High levels of tumor necrosis factor-α contribute to accelerated loss of cartilage in diabetic fracture healing

Jazia Alblowi, Rayyan A. Kayal, Michelle Siqueria, Erin McKenzie, Nanarao Krothapalli, Jody McLean, Jason Conn, Barbara Nikolajczyk, Thomas A. Einhorn, Louis Gerstenfeld, Dana T. Graves

Research output: Contribution to journalArticlepeer-review

127 Scopus citations


Diabetes interferes with fracture repair; therefore, we investigated mechanisms of impaired fracture healing in a model of multiple low-dose streptozotocin-induced diabetes. Microarray and gene set enrichment analysis revealed an up-regulation of gene sets related to inflammation, including tumor necrosis factor (TNF) signaling in the diabetic group, when cartilage is being replaced by bone on day 16, but not on days 12 or 22. This change coincided with elevated osteoclast numbers and accelerated removal of cartilage in the diabetic group (P < 0.05), which was reflected by smaller callus size. When diabetic mice were treated with the TNF-specific inhibitor, pegsunercept, the number of osteoclasts, cartilage loss, and number of TNF-α and receptor activator for nuclear factor kB ligand positive chondrocytes were significantly reduced (P < 0.05). The transcription factor forkhead box 01 (FOXO1) was tested for mediating TNF stimulation of osteoclastogenic and inflammatory factors in bone morphogenetic protein 2 pretreated ATDC5 and C3H10T1/2 chondrogenic cells. FOXO1 knockdown by small-interfering RNA significantly reduced TNF-α, receptor activator for nuclear factor kB ligand, macrophage colony-stimulating factor, interleukin-1α, and interleukin-6 mRNA compared with scrambled small-interfering RNA. An association between FOXO1 and the TNF-α promoter was demonstrated by chromatin immunoprecipitation assay. Moreover, diabetes increased FOXO1 nuclear translocation in chondrocytes in vivo and increased FOXO1 DNA binding activity in diabetic fracture calluses (P < 0.05). These results suggest that diabetes-enhanced TNF-α increases the expression of resorptive factors in chondrocytes through a process that involves activation of FOXO1 and that TNF-α dysregulation leads to enhanced osteoclast formation and accelerated loss of cartilage.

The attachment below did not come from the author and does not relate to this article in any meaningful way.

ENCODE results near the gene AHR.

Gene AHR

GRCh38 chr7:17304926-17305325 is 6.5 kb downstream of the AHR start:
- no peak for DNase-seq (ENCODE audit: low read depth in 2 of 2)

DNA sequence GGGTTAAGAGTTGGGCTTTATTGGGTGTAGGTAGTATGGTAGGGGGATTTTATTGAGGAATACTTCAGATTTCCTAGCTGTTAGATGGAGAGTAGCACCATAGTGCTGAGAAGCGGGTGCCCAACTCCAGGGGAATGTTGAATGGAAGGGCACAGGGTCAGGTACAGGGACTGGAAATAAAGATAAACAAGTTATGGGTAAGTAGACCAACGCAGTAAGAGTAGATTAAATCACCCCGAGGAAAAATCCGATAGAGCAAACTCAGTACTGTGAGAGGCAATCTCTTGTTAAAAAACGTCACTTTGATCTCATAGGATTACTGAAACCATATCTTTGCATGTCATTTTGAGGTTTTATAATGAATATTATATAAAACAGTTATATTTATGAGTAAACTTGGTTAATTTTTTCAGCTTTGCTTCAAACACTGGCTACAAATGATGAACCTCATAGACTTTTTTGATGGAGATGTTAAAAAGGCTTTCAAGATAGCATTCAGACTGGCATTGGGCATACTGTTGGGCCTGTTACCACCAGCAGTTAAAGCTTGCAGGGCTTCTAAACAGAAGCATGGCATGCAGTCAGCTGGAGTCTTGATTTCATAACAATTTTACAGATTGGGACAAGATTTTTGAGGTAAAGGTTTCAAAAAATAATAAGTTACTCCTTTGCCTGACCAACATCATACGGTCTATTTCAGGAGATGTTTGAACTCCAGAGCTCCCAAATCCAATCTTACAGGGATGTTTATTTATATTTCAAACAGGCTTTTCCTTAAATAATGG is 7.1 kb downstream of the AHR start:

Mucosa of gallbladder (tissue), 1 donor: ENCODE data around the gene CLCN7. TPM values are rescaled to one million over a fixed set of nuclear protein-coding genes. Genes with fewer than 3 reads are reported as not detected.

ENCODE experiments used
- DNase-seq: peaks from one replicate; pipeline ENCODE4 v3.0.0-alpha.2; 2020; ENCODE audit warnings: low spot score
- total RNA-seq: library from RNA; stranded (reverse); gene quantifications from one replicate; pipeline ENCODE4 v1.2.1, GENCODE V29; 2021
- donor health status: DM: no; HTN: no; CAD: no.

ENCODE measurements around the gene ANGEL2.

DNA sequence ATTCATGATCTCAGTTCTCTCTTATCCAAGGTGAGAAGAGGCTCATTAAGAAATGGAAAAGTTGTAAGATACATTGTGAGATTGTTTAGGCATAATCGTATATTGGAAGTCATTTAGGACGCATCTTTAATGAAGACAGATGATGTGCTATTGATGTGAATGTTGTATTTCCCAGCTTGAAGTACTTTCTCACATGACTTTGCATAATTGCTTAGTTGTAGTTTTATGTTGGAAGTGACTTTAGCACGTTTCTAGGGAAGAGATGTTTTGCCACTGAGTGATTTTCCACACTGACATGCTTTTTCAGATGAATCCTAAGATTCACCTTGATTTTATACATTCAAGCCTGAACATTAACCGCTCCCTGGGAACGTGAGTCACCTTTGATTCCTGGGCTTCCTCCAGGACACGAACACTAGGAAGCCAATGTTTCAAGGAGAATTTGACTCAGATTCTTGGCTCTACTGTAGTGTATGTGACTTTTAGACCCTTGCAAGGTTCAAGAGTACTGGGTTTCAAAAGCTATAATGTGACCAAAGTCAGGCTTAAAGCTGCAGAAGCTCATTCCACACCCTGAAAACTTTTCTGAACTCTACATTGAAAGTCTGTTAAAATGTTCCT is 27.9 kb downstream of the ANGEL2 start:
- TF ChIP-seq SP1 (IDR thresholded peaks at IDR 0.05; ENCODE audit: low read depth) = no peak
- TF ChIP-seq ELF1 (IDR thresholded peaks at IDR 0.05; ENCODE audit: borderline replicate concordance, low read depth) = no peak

Original languageEnglish
Pages (from-to)1574-1585
Number of pages12
JournalAmerican Journal of Pathology
Issue number4
StatePublished - 2009

ASJC Scopus subject areas

  • Pathology and Forensic Medicine


Dive into the research topics of 'High levels of tumor necrosis factor-α contribute to accelerated loss of cartilage in diabetic fracture healing'. Together they form a unique fingerprint.

Cite this